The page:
The Court of Appeal reversed, holding that Stoneledge violated California law by not separately compensating sales associates for rest breaks. The court relied on the applicable wage order, which provides, “authorized rest period time shall be counted as hours worked for which there shall be no deduction from wages.” The court reasoned that since the minimum pay guarantee was a draw against commissions, it was simply an advance subject to clawback, or deduction, from future commissions. As a result, when a sales associate earned commissions that exceeded the draw, the only pay the associate received consisted of commissions, which did not account for rest breaks. The court held that to comply with California law, commission-based compensation plans must provide for separate pay for legally required rest breaks. In reaching its conclusion, the court relied on previous cases holding that piece-rate employees must be separately compensated for rest breaks, a requirement the state legislature later codified at California Labor Code section 226.2, which took effect in 2016.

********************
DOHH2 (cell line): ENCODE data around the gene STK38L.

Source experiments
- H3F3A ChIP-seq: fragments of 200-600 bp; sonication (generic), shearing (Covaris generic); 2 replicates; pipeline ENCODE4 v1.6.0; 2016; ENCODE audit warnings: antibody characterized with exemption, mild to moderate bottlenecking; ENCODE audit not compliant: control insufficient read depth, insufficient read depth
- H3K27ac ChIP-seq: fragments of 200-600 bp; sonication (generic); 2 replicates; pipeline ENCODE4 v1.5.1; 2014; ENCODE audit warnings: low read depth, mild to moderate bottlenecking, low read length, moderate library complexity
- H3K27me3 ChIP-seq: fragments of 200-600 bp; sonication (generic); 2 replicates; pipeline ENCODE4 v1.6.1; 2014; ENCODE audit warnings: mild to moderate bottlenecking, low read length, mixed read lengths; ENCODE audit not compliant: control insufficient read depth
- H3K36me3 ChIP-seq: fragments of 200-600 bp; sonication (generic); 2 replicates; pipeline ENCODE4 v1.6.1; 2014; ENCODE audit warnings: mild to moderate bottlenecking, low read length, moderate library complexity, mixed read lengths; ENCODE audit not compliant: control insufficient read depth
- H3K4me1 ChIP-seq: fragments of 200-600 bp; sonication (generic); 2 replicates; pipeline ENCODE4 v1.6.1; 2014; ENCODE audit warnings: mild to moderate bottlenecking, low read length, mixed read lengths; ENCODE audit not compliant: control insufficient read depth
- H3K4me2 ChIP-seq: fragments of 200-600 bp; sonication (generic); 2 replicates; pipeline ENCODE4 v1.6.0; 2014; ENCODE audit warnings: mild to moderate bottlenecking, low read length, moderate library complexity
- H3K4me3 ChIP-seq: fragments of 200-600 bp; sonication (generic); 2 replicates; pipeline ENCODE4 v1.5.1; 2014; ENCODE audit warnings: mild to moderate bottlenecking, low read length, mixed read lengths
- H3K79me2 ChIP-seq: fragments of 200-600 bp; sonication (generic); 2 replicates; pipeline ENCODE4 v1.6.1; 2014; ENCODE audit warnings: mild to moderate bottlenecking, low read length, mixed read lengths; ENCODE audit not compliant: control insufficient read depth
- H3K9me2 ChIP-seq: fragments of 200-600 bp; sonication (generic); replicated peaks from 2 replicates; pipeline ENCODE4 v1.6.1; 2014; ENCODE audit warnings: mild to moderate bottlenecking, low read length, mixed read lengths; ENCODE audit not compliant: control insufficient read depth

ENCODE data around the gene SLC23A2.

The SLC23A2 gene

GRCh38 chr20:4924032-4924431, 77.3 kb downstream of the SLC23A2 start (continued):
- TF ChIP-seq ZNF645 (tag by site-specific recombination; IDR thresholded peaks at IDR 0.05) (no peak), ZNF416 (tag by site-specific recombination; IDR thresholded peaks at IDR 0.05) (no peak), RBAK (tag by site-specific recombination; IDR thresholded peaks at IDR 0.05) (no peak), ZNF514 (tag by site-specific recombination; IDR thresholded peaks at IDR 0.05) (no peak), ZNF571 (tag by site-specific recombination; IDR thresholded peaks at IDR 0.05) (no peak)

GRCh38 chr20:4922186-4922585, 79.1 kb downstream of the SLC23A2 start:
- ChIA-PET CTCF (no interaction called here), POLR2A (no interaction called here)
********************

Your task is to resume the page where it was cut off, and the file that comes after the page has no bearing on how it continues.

Although this decision focused on rest breaks, its reasoning applies equally to other compensable yet “non-productive” time that is not accounted for and compensated under commission or piece-rate compensation plans. Employers with California-based commissioned (inside) salespeople, or employees paid on a piece-rate basis, should review their compensation plans to ensure those employees are separately paid at least the minimum wage for rest breaks and other non-productive yet compensable time, and that this pay does not operate as a “draw” subject to deduction. In other words, pay for all non-productive compensable time must be guaranteed and independent from compensation tied to sales commissions or piece-rate production.